Samuel Brace on why he think Joker could be the best DC movie since The Dark Knight Rises…
There’s little room to deny the dearth of quality found in recent DC movie offerings. For the most part it’s been lifeless, corny, directionless, and haphazard. The last six years have been a sorry state of affairs, to say the least. Ever since master filmmaker Christopher Nolan decided to move away from the genre post The Dark Knight Rises, a considerable, and demonstrable, diminution in quality has been seen and I see little opportunity to argue the contrary.
There was a time when one thought of great (not just good) superhero movies, that you instantly thought of Batman, that you thought of DC. This is no longer the case, but could it be again? It seems to me it very well could be, thanks to a film that has gotten a lot of people talking, a film, that despite its inherent weaknesses (a lack of Batman being the ne plus ultra), has incredible potential, a film starring a man named Joaquin Phoenix in a movie called Joker. I truly believe that this little flick can turn the tide back in DC’s favour, I truly believe that Joker can not only deliver the goods but become the best DC movie since The Dark Knight Rises, perhaps even since The Dark Knight. Why am I so optimistic? Well, because of four particular reasons. Allow me to explain myself.
It stands alone
DC, in recent years, has unsurprisingly tried to copy the Marvel model. We all know that this is the case so I see little point in recapitulating the point here. Thankfully, and although they have arrived here by a rather anfractuous path, DC has finally realised the error of their ways and appears to be forging a new route that also happens to be an old route. It seems to me that the folks at DC realised that they once had a mighty fine recipe for success, a recipe that brought them universal acclaim, but for some reason, they abandoned it in favour of something new. That recipe, of course, is simply making great movies that work by themselves and don’t connect to a larger universe. It was a recipe executed to perfection by Christopher Nolan in his Dark Knight Trilogy.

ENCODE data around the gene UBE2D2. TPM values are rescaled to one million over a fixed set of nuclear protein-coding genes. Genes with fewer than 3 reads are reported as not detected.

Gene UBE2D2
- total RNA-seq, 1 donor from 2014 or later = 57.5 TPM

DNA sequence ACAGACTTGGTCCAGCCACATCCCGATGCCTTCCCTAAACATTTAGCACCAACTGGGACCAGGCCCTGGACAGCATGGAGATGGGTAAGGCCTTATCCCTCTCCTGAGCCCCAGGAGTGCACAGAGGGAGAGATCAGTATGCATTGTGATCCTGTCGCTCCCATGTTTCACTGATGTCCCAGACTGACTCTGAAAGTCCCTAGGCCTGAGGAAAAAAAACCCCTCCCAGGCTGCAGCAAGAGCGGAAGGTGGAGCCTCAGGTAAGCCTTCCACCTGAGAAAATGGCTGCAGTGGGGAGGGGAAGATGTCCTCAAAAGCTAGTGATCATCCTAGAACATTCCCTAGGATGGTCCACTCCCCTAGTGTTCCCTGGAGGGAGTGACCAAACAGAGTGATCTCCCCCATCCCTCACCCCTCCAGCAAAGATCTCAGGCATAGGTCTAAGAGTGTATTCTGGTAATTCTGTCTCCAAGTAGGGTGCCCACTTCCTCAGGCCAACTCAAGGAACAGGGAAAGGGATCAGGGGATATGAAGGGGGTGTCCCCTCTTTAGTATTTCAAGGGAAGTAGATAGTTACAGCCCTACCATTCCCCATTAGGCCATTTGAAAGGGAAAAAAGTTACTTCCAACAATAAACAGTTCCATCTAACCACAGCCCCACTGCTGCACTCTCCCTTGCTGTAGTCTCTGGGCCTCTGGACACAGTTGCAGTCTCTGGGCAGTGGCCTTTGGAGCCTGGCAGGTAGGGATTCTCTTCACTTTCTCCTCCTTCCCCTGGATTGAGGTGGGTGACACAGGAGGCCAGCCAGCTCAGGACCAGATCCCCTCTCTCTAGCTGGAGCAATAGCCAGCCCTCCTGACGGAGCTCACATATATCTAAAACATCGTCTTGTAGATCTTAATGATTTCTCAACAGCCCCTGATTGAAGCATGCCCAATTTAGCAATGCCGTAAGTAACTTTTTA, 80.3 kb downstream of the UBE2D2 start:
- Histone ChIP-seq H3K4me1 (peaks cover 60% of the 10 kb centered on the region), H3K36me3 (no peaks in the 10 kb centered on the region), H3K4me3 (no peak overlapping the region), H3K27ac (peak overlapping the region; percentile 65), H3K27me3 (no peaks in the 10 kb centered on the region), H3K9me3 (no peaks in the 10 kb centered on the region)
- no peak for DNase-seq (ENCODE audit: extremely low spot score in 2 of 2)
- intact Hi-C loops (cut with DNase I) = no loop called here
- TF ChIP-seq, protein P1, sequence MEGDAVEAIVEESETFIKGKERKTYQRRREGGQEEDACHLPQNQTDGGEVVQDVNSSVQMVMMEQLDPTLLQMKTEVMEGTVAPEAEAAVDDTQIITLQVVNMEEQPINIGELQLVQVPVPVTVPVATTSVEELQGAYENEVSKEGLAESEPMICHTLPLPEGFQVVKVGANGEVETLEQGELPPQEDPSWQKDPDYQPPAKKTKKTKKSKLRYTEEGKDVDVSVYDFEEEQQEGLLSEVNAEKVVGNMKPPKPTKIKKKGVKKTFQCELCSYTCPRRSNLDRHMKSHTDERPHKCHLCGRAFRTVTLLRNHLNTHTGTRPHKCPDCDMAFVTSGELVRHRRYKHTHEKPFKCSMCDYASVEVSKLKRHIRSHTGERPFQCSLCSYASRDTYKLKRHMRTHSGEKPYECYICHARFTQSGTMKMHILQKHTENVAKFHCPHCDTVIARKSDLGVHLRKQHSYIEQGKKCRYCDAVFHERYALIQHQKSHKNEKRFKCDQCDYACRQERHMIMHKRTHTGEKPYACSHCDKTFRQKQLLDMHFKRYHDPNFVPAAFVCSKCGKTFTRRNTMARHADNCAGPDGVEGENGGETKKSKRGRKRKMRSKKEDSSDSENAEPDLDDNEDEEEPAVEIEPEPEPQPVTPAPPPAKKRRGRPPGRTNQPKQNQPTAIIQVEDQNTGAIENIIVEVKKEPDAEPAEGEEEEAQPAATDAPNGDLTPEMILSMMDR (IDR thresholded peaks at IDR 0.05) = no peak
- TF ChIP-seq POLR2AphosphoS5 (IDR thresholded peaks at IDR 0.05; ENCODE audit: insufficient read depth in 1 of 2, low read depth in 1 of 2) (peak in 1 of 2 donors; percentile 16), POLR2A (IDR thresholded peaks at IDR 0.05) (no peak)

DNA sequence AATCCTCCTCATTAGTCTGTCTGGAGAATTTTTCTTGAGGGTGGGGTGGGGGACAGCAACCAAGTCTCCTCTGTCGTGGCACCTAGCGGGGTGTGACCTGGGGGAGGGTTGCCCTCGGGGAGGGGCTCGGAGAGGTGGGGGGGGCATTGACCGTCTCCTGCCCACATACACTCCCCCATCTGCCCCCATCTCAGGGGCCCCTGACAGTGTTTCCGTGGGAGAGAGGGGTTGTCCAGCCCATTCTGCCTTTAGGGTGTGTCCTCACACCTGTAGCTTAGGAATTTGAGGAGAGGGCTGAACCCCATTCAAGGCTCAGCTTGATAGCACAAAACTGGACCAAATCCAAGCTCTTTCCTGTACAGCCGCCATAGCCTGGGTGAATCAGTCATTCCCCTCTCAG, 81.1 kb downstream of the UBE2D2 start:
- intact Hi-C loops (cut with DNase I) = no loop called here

Thanks to the failures of the DCEU, however, it seems that Warner Bros is going to return to this dusty old formula in at least a limited capacity, and it seems that Joker is where it all begins. Hallelujah. I for one couldn’t be happier with this development. Joker has a chance to tell a tale that doesn’t need knowledge of concomitant stories, that stands alone, that entertains and enthralls for a couple of hours before sending its audience home without having to wonder where it all might lead or how Joker’s despair affects Aquaman. I pray that DC is rewarded, financially and critically, for this most welcome of moves.
Superhero movies, although presented in disparate ways, are really mostly the same; they nearly always involve the rescue of the world (or the universe) from some gargantuan threat. This is a tired trope that is trotted out time after time. But after a while it loses all impact because the audience doesn’t believe it, the audience doesn’t believe that the word will truly be devastated by this latest threat. And any film that bucks this trend, that instead decides to focus on something a little more local, a little more personal, normally reaps a nice reward.
This is an area where Joker can shine. This is an area where this film can set itself apart from the rest of DC’s recent library. I find it hard to believe that the world is going to be at stake in this solo movie about a clown turned criminal. This instead is going to be a personal story about a man who has found hell on earth, a man who has discovered no method for ordering the chaos of his life and instead inflicts his pain on others. Personal, relatable stories that simultaneously show audiences a side of life they might not know is always a recipe for success. If this adumbration is a correct one, Joker is going to stand tall as a shining beacon for all other superhero movies to follow.
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